Report: VA, US Children Need Better Health Supports
Thursday, June 15, 2023
A new annual report found children in Virginia and across the U.S. need better health support.
The Annie E. Casey Foundation's Kids Count Data Book showed the number of child and teen deaths per 100,000 increased between 2019 and 2021 in Virginia, as did the number of children and teens ages 10 to 17 who are overweight or obese.
Conversely, the number of children without health insurance and the number of babies born at a low birth weight declined.
Emily Griffey, chief policy officer for the nonprofit Voices for Virginia's Children, said outside of physical health support, child advocates are calling for increased mental health support.
"Adults and leaders in our system; they'll need to put the pieces together," Griffey urged. "So that there are enough mental health providers to meet the need, there's enough Medicaid funding so that families can afford access to these services, and that there's the right amount of community networks and supports."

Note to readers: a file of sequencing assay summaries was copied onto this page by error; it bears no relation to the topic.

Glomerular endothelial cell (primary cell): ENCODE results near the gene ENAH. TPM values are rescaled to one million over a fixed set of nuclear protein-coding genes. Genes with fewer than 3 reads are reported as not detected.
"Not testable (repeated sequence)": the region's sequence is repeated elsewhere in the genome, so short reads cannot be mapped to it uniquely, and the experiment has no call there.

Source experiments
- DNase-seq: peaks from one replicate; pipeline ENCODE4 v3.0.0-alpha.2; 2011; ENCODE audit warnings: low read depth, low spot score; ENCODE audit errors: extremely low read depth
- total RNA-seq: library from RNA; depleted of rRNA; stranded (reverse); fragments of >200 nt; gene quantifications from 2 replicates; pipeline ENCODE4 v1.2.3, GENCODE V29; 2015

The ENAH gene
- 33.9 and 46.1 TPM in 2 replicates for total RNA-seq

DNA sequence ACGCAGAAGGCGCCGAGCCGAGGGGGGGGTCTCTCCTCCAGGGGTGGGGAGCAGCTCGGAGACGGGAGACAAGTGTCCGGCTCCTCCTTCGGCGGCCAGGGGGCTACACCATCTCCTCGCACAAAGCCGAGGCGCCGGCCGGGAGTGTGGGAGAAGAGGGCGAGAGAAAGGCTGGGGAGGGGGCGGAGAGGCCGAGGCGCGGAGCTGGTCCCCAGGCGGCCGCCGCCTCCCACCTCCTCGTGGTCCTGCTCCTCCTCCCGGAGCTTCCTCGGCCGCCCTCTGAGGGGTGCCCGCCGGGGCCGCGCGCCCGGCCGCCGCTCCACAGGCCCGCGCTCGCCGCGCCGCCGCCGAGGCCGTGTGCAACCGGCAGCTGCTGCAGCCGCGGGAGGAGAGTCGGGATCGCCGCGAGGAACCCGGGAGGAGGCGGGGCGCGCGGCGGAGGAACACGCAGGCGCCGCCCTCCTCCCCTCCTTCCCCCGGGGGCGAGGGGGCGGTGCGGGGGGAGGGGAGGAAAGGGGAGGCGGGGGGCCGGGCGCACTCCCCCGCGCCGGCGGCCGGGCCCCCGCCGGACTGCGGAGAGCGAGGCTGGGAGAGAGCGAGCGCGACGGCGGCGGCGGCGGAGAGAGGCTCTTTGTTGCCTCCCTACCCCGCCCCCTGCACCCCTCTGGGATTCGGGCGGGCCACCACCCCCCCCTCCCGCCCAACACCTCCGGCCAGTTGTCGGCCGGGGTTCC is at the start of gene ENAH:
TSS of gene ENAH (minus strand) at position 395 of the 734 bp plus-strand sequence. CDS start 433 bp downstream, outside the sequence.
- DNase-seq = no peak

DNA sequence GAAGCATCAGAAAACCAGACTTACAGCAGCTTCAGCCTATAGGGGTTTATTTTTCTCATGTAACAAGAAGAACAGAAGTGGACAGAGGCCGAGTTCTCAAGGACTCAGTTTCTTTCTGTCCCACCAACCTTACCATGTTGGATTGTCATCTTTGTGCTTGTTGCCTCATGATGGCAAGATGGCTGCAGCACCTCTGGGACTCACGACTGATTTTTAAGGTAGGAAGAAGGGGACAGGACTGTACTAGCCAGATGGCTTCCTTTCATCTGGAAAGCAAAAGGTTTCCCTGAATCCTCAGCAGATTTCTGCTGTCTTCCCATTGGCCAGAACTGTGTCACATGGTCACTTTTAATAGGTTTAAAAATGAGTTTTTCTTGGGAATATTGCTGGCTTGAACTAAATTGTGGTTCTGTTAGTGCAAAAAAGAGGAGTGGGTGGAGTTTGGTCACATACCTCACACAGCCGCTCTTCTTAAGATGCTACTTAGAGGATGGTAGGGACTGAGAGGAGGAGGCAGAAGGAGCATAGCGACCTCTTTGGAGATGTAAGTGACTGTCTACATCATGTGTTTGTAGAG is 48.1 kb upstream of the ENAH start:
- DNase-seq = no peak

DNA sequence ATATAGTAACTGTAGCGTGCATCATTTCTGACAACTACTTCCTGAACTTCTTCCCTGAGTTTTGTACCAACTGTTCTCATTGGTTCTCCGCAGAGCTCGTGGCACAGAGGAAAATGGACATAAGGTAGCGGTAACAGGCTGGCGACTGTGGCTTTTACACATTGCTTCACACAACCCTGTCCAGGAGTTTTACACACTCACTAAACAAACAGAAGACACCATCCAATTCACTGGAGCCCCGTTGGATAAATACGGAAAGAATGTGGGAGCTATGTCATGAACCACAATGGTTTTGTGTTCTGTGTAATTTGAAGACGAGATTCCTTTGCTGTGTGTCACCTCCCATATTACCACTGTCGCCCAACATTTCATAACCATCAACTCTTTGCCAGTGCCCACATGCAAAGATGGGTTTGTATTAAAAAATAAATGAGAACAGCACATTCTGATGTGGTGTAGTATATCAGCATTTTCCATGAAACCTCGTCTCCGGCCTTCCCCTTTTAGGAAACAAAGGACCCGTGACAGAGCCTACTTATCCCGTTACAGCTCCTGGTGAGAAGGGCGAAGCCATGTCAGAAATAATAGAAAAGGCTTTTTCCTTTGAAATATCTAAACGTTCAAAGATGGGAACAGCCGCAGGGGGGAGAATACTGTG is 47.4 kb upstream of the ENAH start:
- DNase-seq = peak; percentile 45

She added doing this will better help families navigate the often complicated system of addressing children's mental health. Gov. Glenn Youngkin signed several laws as part of his Right Help, Right Now plan to boost kids' mental health. Some of these include filling vacant school psychologist positions and reporting kids' mental health data to local community service boards or behavioral health authorities.
Leslie Boissiere, vice president of external affairs for the Annie E. Casey Foundation, wants to see health care access improve across the U.S. Nationally, the number of children and teen deaths increased, which she attributes to rising rates of suicide among young people. She said more attention must be paid to the decline in kids' mental health.
"It's important that we make sure that children and young people have the mental-health supports that they need," Boissiere advised. "So that they continue to flourish, and so that they can become healthy and productive members of our society."
The Centers for Disease Control and Prevention's Youth Risk Behavior Survey found the number of high schoolers experiencing persistent feelings of sadness or hopelessness increased 14% between 2011 and 2021.
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